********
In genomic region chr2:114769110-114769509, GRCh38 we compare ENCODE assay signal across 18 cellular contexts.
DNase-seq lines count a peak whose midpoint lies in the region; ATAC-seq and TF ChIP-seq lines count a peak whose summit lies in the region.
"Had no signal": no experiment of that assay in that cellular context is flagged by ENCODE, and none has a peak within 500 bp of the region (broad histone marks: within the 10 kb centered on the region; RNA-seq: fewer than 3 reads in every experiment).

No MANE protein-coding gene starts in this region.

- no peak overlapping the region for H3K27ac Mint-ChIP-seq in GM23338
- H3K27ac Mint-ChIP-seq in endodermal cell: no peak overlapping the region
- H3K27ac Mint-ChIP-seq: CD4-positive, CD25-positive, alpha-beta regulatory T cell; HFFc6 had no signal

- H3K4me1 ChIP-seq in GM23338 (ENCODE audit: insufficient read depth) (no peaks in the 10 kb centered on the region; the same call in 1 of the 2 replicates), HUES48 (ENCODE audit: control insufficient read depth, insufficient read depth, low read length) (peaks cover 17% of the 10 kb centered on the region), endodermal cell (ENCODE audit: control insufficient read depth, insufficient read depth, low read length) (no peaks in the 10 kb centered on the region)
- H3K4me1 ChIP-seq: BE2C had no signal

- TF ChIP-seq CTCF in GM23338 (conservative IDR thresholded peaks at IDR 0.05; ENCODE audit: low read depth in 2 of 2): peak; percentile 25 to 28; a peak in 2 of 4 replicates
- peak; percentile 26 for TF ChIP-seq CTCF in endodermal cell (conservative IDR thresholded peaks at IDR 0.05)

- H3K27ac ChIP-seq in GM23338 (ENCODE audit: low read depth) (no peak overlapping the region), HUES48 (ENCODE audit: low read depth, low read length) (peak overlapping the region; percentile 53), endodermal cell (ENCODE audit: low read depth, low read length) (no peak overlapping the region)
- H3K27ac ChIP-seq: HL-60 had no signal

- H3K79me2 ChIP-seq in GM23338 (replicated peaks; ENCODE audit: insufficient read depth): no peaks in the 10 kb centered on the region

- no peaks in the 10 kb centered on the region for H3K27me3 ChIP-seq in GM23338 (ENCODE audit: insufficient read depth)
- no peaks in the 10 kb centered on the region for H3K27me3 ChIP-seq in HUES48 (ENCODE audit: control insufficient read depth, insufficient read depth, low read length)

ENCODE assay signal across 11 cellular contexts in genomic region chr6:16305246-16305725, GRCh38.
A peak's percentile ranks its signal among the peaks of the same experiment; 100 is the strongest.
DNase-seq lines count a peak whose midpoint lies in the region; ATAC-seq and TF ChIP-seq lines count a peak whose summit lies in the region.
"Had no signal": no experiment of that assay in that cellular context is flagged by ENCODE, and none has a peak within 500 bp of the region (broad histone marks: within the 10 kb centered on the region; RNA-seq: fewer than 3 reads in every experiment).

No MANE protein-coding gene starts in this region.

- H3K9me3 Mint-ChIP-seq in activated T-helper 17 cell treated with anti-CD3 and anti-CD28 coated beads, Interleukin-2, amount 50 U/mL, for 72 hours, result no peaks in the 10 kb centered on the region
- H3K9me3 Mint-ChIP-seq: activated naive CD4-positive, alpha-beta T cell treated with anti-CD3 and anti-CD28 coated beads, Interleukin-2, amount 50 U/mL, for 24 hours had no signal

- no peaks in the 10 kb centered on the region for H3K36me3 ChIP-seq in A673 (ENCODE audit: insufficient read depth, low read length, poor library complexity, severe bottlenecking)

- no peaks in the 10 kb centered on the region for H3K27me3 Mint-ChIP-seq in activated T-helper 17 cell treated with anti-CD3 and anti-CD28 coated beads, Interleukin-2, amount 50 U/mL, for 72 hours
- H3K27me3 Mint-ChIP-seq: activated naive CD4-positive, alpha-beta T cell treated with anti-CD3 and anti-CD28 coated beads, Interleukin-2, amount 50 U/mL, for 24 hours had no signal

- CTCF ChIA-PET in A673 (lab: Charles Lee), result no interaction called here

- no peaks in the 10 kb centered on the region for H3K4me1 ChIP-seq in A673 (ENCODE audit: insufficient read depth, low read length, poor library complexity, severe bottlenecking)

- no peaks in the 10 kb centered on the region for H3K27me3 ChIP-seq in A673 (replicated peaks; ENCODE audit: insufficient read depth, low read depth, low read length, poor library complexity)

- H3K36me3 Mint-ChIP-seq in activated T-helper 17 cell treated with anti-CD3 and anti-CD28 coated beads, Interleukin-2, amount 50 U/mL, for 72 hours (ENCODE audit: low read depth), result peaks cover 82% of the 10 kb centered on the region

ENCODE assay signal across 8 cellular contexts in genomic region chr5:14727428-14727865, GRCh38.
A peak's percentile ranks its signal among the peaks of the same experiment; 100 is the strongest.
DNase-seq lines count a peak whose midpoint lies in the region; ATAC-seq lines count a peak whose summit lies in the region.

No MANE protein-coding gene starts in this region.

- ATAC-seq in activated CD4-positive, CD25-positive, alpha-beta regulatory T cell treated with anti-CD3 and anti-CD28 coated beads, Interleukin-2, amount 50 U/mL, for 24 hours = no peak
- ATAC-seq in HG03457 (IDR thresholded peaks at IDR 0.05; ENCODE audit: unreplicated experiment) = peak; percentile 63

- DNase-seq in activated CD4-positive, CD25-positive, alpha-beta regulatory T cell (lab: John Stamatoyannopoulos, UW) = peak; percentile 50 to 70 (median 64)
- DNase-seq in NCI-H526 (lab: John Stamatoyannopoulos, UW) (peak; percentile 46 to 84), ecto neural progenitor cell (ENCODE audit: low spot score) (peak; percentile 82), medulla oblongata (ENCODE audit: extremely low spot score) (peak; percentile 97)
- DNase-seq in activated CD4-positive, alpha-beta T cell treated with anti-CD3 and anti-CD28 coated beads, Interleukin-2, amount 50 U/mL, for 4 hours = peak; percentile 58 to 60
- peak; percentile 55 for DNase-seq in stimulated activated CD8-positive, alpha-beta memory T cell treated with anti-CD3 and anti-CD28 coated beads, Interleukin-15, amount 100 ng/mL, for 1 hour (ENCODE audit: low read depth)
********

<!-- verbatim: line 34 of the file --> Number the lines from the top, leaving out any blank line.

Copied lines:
No MANE protein-coding gene starts in this region.